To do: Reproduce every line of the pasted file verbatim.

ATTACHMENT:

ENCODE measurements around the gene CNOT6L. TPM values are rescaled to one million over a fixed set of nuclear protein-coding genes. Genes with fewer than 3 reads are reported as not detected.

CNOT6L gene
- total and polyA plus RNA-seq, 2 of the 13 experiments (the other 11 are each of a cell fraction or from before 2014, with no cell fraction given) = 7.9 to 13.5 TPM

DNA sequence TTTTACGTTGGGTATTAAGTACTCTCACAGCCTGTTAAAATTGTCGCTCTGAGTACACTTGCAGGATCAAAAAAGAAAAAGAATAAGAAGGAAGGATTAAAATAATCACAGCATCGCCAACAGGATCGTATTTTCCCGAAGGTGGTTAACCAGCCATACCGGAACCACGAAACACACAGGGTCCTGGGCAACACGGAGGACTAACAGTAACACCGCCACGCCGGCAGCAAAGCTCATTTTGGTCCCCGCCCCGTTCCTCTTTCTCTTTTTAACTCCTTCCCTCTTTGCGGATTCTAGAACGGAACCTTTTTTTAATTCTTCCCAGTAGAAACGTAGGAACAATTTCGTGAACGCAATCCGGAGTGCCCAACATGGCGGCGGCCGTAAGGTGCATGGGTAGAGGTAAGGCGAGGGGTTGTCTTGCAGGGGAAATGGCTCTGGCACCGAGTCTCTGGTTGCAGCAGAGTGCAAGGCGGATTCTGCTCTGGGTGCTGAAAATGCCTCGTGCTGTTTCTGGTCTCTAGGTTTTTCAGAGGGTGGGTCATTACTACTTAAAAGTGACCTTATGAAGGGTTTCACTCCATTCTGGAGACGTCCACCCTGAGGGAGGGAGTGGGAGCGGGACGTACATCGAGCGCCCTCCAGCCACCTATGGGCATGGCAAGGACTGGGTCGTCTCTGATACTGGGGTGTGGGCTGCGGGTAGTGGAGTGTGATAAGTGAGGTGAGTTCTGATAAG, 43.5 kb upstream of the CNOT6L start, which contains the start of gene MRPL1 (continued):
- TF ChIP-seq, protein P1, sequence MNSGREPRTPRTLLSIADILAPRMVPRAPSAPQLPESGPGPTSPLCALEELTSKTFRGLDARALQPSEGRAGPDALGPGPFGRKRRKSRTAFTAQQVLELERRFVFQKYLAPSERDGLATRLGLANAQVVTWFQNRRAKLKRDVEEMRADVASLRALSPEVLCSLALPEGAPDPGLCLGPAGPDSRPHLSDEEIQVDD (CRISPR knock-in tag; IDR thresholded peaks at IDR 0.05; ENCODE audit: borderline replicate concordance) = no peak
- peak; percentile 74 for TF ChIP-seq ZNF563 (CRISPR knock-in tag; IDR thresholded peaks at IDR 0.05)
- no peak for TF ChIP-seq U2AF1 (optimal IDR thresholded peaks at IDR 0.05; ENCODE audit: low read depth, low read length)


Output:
ENCODE measurements around the gene CNOT6L. TPM values are rescaled to one million over a fixed set of nuclear protein-coding genes. Genes with fewer than 3 reads are reported as not detected.

CNOT6L gene
- total and polyA plus RNA-seq, 2 of the 13 experiments (the other 11 are each of a cell fraction or from before 2014, with no cell fraction given) = 7.9 to 13.5 TPM

DNA sequence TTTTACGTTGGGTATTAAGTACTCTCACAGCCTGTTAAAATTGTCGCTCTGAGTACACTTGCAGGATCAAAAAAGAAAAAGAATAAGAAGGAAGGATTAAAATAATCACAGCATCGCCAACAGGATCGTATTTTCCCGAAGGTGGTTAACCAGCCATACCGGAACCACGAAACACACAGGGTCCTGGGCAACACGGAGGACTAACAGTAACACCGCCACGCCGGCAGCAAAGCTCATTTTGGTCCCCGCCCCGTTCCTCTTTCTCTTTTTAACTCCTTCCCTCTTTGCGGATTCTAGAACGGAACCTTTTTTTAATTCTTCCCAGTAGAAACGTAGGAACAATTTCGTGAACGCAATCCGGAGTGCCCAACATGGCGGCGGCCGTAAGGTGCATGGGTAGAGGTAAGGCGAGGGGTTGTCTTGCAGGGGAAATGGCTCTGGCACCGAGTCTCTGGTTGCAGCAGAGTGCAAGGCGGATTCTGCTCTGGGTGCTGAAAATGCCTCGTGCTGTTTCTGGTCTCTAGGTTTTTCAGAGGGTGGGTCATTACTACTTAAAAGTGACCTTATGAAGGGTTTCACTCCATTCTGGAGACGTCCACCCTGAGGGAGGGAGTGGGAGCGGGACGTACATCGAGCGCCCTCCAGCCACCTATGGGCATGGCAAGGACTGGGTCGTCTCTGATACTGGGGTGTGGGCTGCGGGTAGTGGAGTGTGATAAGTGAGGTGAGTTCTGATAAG, 43.5 kb upstream of the CNOT6L start, which contains the start of gene MRPL1 (continued):
- TF ChIP-seq, protein P1, sequence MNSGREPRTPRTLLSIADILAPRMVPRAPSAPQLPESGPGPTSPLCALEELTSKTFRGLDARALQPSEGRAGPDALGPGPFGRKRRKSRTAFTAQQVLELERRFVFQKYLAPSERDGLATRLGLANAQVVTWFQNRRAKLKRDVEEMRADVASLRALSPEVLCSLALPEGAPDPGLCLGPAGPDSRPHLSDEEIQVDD (CRISPR knock-in tag; IDR thresholded peaks at IDR 0.05; ENCODE audit: borderline replicate concordance) = no peak
- peak; percentile 74 for TF ChIP-seq ZNF563 (CRISPR knock-in tag; IDR thresholded peaks at IDR 0.05)
- no peak for TF ChIP-seq U2AF1 (optimal IDR thresholded peaks at IDR 0.05; ENCODE audit: low read depth, low read length)